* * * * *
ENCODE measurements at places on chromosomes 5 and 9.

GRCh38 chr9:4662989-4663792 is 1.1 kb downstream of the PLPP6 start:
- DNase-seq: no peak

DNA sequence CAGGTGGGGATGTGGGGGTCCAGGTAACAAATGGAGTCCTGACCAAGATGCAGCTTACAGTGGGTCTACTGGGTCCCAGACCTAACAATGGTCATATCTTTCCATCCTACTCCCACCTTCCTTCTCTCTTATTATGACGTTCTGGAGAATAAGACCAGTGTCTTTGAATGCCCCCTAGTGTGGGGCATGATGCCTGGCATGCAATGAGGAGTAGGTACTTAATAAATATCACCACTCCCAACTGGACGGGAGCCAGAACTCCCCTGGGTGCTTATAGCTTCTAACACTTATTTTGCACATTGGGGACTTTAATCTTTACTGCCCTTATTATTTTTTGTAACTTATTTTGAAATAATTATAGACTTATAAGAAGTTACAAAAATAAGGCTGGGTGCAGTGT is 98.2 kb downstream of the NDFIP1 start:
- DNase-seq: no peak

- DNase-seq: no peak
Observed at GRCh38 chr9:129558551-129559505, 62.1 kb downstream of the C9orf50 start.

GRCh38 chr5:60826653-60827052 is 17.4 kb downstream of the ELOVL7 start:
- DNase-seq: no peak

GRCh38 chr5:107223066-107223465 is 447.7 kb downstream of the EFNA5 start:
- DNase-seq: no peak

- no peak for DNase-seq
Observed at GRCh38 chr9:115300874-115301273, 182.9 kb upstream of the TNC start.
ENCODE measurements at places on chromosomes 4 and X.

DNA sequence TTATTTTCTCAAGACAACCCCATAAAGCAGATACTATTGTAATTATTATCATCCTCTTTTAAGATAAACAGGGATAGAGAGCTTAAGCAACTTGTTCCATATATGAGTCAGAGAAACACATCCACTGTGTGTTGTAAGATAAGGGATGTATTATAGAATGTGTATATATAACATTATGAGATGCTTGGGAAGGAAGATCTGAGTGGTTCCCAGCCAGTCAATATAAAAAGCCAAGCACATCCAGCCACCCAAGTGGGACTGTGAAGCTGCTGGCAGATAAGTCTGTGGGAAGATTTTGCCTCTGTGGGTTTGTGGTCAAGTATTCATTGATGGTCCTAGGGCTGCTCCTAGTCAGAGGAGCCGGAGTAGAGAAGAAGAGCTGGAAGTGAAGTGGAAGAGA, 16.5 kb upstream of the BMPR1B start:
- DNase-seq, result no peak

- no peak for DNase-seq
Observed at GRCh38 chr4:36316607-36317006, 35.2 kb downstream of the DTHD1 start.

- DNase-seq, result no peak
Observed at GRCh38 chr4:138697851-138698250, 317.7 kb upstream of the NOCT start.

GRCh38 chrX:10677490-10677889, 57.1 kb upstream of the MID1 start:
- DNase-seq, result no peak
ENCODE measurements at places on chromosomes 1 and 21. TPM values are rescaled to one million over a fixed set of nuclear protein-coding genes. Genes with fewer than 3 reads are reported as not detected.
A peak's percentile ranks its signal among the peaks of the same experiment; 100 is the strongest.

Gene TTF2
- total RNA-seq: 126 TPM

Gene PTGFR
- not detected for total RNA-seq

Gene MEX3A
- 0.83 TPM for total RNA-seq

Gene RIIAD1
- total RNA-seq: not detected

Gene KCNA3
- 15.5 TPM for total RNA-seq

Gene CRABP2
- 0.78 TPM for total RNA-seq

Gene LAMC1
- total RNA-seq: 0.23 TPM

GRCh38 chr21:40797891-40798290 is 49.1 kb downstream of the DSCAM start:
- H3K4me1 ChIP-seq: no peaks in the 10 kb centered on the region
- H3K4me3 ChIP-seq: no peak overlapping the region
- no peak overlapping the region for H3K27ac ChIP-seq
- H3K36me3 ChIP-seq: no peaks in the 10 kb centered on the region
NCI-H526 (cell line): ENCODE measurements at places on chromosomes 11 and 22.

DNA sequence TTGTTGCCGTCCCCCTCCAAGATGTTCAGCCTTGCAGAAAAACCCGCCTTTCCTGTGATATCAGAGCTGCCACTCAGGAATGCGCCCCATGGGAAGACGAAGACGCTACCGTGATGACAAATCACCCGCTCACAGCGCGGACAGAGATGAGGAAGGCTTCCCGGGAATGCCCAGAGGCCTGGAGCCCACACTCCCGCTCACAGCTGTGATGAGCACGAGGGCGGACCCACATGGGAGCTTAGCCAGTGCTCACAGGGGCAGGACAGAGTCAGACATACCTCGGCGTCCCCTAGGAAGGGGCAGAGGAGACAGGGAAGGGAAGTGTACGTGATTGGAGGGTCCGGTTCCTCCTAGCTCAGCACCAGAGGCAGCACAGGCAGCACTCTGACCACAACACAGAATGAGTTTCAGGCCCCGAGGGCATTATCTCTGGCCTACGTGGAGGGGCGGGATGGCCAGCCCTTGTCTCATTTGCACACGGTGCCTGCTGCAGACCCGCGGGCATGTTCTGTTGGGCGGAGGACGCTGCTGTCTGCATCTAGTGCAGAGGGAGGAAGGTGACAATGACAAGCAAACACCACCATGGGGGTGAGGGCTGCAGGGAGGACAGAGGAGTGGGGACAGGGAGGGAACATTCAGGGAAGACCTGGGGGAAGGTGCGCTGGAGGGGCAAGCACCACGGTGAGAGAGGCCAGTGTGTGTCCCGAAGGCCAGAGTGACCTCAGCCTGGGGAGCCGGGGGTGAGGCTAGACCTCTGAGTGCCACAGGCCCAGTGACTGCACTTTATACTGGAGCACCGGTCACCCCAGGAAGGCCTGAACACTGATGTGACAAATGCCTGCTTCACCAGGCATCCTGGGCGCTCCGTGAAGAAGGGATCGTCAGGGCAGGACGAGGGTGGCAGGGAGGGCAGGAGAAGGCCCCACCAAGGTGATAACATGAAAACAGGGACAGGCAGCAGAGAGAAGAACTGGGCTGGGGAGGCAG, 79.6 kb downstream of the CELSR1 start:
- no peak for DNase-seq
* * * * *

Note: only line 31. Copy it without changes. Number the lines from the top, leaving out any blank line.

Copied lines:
Gene RIIAD1